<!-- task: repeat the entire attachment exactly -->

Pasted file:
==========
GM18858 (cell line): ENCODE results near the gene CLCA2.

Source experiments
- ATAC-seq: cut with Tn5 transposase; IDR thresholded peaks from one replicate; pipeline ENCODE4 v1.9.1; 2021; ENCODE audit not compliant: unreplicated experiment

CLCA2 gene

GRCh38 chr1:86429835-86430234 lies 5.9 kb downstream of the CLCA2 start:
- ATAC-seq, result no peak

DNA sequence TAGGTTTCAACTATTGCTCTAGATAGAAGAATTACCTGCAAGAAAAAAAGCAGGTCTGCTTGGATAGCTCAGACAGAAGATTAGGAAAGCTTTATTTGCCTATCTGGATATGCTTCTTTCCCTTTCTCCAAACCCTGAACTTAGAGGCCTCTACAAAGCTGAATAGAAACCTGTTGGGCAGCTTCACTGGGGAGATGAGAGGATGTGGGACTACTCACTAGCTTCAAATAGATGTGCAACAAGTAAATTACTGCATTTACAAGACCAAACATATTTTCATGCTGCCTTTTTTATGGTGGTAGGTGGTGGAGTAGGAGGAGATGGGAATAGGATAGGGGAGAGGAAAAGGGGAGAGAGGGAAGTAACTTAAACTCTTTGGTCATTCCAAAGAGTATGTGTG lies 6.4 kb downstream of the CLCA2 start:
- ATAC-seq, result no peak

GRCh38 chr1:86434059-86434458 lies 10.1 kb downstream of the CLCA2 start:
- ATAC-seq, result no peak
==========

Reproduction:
GM18858 (cell line): ENCODE results near the gene CLCA2.

Source experiments
- ATAC-seq: cut with Tn5 transposase; IDR thresholded peaks from one replicate; pipeline ENCODE4 v1.9.1; 2021; ENCODE audit not compliant: unreplicated experiment

CLCA2 gene

GRCh38 chr1:86429835-86430234 lies 5.9 kb downstream of the CLCA2 start:
- ATAC-seq, result no peak

DNA sequence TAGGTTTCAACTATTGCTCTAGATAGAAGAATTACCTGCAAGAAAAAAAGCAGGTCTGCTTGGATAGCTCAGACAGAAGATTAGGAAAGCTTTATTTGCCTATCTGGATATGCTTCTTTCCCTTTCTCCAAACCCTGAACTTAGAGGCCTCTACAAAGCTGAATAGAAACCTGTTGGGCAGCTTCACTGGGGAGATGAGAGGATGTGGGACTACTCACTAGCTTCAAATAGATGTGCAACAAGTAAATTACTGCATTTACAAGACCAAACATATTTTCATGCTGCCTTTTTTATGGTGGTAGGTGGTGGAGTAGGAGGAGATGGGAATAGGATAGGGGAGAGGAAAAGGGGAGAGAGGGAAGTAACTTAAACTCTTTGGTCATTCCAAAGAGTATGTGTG lies 6.4 kb downstream of the CLCA2 start:
- ATAC-seq, result no peak

GRCh38 chr1:86434059-86434458 lies 10.1 kb downstream of the CLCA2 start:
- ATAC-seq, result no peak